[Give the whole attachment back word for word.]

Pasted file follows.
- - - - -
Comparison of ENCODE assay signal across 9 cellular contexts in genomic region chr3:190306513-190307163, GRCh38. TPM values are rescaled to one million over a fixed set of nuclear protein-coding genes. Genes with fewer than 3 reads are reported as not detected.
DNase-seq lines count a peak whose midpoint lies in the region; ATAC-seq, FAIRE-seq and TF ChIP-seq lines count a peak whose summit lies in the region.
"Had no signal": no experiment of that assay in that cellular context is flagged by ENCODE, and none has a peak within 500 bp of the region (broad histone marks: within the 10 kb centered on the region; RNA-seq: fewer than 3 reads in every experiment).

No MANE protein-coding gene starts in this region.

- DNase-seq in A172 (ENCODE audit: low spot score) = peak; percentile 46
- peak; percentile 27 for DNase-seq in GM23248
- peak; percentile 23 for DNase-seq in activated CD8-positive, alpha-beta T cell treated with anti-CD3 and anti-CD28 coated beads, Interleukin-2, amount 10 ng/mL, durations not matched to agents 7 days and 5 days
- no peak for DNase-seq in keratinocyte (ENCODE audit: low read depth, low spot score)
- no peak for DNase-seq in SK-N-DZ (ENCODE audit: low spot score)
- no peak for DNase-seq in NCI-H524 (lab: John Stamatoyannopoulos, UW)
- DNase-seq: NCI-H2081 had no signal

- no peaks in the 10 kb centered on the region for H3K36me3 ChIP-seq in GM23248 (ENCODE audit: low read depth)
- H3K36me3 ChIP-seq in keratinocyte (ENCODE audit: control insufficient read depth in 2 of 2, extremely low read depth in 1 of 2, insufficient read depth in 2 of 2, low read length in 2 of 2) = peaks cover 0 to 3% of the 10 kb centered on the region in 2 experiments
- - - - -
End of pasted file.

Comparison of ENCODE assay signal across 9 cellular contexts in genomic region chr3:190306513-190307163, GRCh38. TPM values are rescaled to one million over a fixed set of nuclear protein-coding genes. Genes with fewer than 3 reads are reported as not detected.
DNase-seq lines count a peak whose midpoint lies in the region; ATAC-seq, FAIRE-seq and TF ChIP-seq lines count a peak whose summit lies in the region.
"Had no signal": no experiment of that assay in that cellular context is flagged by ENCODE, and none has a peak within 500 bp of the region (broad histone marks: within the 10 kb centered on the region; RNA-seq: fewer than 3 reads in every experiment).

No MANE protein-coding gene starts in this region.

- DNase-seq in A172 (ENCODE audit: low spot score) = peak; percentile 46
- peak; percentile 27 for DNase-seq in GM23248
- peak; percentile 23 for DNase-seq in activated CD8-positive, alpha-beta T cell treated with anti-CD3 and anti-CD28 coated beads, Interleukin-2, amount 10 ng/mL, durations not matched to agents 7 days and 5 days
- no peak for DNase-seq in keratinocyte (ENCODE audit: low read depth, low spot score)
- no peak for DNase-seq in SK-N-DZ (ENCODE audit: low spot score)
- no peak for DNase-seq in NCI-H524 (lab: John Stamatoyannopoulos, UW)
- DNase-seq: NCI-H2081 had no signal

- no peaks in the 10 kb centered on the region for H3K36me3 ChIP-seq in GM23248 (ENCODE audit: low read depth)
- H3K36me3 ChIP-seq in keratinocyte (ENCODE audit: control insufficient read depth in 2 of 2, extremely low read depth in 1 of 2, insufficient read depth in 2 of 2, low read length in 2 of 2) = peaks cover 0 to 3% of the 10 kb centered on the region in 2 experiments